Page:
Our work aims to study the insect diversity based on bioclimatic levels of pests in olive cultures (Olea europea L.) in the area of Batna (arid and semi arid north eastern Algeria) during the period from January 2011 to May 2011. Several sampling techniques were used, those of hunting on sight, visual inspection, hatches traps, colored traps, Japanese umbrella and sweep net. We have identified in total, 2311 individuals with results in inventory 206 species divided to 74 families and 11 orders, including Coleoptera order is quantitatively the most represented with 47.1%. The most dominant diet in our inventory is the phytophagous. Between the herbivorous insects that we have listed and which are the main olive pest of olive cultivation; we quote the olive fly (Bactrocera oleae), cochineal purple olive (Parlatoria oleae) the psyllid olive (Euphyllura olivina) and olive Trips (Liothrips oleae). The distribution of species between stations shows that Boumia resort with the most number of species (113) compared to other resorts and beetles are also better represented in three groves. Total wealth is high in Boumia station compared with the others stations. The values of (H') exceeding 3.9 bits for all the stations studied indicate a specific wealth and diversity of ecological nests in insect species. The values of equitability are near the unit; that suggests a balance between the numbers of insect populations sampled in the various stations.

Keywords: entomology, olive, grove, batna, Algeria

Procedia PDF Downloads 257
679 Fracture and Dynamic Behavior of Leaf Spring Suspension

Authors: S. Lecheb, A. Chellil, H. Mechakra, S. Attou, H. Kebir

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Although leaf springs are one of the oldest suspension components they are still frequently used, especially in commercial vehicles. Being able to capture the leaf spring characteristics is of significant importance for vehicle handling dynamics studies. The main function of leaf spring is not only to support vertical load but also to isolate road induced vibrations. It is subjected to millions of load cycles leading to fatigue failure. It needs to have excellent fatigue life. The objective of this work is its use of Abaqus software to locate the most stressed areas and predict the areas in which it occurs in fatigue and crack of leaf spring and calculate the stress and frequencies of this model.

Keywords: leaf spring, crack, stress, natural frequencies

Procedia PDF Downloads 351
678 Olive Oils from Algeria: Phenolic Compounds Composition and Antibacterial Activity

Authors: Firdaousse Laincer, Rahima Laribi, Abderazak Tamendjari, Rovellini Venturini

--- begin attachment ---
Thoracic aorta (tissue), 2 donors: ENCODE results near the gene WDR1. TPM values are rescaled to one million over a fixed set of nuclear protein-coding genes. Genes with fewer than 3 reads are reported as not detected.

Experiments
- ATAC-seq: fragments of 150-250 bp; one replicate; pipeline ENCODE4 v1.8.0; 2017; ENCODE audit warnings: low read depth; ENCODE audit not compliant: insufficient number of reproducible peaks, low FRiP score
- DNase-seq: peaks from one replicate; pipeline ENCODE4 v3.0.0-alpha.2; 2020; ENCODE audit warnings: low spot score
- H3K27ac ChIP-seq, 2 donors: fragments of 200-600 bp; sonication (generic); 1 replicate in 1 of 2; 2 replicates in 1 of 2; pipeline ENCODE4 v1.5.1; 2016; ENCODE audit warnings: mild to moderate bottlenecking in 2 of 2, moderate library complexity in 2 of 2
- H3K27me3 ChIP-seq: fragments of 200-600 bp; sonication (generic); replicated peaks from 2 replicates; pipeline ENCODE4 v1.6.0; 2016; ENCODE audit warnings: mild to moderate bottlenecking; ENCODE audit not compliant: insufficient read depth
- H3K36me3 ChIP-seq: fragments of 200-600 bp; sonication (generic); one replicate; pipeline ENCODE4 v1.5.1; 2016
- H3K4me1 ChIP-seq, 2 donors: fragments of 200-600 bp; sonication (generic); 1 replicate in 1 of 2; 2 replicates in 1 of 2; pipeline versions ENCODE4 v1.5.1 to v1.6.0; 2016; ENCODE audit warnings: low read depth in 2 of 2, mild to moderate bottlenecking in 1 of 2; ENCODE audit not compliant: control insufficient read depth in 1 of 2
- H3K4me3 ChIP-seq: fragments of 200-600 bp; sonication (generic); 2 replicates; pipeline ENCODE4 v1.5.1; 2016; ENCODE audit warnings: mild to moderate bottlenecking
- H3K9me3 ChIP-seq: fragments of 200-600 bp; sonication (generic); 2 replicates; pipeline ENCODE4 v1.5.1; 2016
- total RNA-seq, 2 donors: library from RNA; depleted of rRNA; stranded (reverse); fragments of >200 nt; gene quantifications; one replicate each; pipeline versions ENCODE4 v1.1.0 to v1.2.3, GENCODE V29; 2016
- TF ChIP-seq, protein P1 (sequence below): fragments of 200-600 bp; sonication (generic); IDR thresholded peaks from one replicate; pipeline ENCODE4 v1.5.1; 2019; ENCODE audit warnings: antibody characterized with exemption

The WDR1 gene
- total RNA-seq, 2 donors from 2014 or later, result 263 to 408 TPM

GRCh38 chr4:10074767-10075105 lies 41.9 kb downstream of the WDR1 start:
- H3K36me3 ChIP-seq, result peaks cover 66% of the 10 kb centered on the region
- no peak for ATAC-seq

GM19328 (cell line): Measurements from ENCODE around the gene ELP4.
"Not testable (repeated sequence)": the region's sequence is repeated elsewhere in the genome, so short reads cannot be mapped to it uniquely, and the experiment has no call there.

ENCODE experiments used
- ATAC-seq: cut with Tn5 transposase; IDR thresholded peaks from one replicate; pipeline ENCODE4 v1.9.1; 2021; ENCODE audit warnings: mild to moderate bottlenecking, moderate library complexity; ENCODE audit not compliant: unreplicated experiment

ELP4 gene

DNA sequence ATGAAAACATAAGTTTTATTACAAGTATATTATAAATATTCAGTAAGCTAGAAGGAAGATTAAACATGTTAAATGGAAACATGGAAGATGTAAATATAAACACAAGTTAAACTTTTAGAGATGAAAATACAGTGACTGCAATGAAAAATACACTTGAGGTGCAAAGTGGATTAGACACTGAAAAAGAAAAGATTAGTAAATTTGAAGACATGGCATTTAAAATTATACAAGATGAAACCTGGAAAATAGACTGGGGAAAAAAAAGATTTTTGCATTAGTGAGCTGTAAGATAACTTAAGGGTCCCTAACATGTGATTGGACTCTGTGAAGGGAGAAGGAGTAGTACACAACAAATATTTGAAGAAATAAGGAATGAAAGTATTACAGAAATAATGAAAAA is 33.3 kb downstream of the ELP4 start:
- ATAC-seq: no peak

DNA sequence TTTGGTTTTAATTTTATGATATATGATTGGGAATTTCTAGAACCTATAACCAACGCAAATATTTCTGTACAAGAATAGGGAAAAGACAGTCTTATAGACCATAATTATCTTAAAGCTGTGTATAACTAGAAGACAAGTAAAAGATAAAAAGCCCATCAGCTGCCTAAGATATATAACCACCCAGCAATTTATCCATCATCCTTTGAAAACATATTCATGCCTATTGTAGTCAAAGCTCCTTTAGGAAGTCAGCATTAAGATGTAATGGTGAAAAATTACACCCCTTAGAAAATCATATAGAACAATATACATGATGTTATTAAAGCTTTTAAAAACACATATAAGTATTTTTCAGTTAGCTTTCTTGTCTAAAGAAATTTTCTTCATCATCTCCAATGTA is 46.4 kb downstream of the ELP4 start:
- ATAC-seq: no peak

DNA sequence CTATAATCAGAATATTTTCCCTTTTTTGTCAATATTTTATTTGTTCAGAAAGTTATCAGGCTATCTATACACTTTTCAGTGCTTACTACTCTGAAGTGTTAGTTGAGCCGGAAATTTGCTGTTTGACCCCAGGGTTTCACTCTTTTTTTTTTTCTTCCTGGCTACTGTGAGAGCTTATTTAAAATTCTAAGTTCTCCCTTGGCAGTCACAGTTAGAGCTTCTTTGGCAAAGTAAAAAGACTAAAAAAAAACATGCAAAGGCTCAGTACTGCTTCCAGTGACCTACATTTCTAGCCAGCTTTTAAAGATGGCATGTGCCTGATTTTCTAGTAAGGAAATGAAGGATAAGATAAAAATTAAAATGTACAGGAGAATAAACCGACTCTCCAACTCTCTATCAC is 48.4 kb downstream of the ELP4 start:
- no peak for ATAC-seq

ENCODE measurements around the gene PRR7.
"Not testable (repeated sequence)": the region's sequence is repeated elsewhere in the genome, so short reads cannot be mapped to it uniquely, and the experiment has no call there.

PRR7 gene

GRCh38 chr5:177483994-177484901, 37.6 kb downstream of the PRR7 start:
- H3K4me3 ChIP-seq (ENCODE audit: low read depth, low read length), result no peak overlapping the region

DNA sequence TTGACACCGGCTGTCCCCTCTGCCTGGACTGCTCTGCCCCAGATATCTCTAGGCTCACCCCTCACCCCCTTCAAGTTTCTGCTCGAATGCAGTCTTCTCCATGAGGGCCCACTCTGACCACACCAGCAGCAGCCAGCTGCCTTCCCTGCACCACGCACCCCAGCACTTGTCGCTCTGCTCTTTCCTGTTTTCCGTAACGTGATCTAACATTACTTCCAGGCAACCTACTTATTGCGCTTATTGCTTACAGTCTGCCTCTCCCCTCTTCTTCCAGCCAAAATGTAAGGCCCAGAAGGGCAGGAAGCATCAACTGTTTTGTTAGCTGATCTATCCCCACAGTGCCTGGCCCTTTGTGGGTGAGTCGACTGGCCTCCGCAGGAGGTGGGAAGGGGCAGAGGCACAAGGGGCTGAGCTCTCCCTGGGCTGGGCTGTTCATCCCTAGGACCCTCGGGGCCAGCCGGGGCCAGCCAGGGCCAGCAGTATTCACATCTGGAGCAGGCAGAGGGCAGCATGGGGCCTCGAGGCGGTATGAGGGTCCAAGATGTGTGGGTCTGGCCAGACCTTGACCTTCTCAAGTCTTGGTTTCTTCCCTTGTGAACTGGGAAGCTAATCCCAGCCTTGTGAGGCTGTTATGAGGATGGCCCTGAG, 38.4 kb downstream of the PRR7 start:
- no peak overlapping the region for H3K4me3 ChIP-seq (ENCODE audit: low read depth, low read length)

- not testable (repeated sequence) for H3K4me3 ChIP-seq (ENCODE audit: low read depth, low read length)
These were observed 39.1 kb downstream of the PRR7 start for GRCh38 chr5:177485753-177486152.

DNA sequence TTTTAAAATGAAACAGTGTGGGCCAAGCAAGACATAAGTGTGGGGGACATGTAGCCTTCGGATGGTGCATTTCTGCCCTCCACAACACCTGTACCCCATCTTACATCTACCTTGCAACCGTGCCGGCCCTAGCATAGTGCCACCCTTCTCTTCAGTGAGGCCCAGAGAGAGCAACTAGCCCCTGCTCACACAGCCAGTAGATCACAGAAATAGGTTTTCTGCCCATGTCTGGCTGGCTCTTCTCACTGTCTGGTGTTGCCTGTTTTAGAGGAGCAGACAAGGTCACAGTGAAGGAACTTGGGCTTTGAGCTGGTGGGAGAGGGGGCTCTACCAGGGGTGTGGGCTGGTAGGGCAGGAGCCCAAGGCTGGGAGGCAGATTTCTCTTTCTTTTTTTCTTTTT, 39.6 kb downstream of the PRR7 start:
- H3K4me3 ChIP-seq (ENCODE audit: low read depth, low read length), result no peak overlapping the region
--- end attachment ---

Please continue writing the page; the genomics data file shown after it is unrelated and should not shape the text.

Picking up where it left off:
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Phenolic compounds present in olive oil have received much attention in recent years due to their beneficial functional and nutritional effects. Phenolic composition, antibacterial activity of phenolic extracts of olive oil varieties from Algeria were investigated. The analysis of polyphenols was performed by Folin-Ciocalteu and HPLC. As a result, many phenolic compounds were identified and quantified by using HPLC; derivatives of oleuropein and ligstroside, hydroxytyrosol, tyrosol, flavonoids, and lignans reporting unique and characteristic phenolic profile. These phenolic fractions also differentiate the total antibacterial activity. Among the bacteria tested, S. aureus and, to a lesser extent, B. subtilis showed the highest sensitivity; the MIC varied from 0.6 to 1.6 mg•mL-1 and 1.2 to 1.8 mg•mL-1, respectively. The results obtained denote that Algerian olive oils may constitute a good source of healthy compounds, phenolics compounds, in the diet, suggesting that their consumption could be useful in the prevention of diseases.

Keywords: antibacterial activity, olive oil, phenols, HPLC

Procedia PDF Downloads 346
677 LCA of Waste Disposal from Olive Oil Production: Anaerobic Digestion and Conventional Disposal on Soil

Authors: T. Tommasi, E. Batuecas, G. Mancini, G. Saracco, D. Fino

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Extra virgin olive-oil (EVO) production is an important economic activity for several countries, especially in the Mediterranean area such as Spain, Italy, Greece and Tunisia. The two major by-products from olive oil production, solid-liquid Olive Pomace (OP) and the Olive Mill Waste Waters (OMWW), are still mainly disposed on soil, in spite of the existence of legislation which already limits this practice. The present study compares the environmental impacts associated with two different scenarios for the management of waste from olive oil production through a comparative Life Cycle Assessment (LCA). The two alternative scenarios are: (I) Anaerobic Digestion and (II) current Disposal on soil. The analysis was performed through SimaPro software and the assessment of the impact categories was based on International Life Cycle Data and Cumulative Energy Demand methods. Both the scenarios are mostly related to the cultivation and harvesting phase and are highly dependent on the irrigation practice and related energy demand. Results from the present study clearly show that as the waste disposal on soil causes the worst environmental performance of all the impact categories here considered. Important environmental benefits have been identified when anaerobic digestion is instead chosen as the final treatment. It was consequently demonstrated that anaerobic digestion should be considered a feasible alternative for olive mills, to produce biogas from common olive oil residues, reducing the environmental burden and adding value to the olive oil production chain.

Keywords: anaerobic digestion, waste management, agro-food waste, biogas

Procedia PDF Downloads 51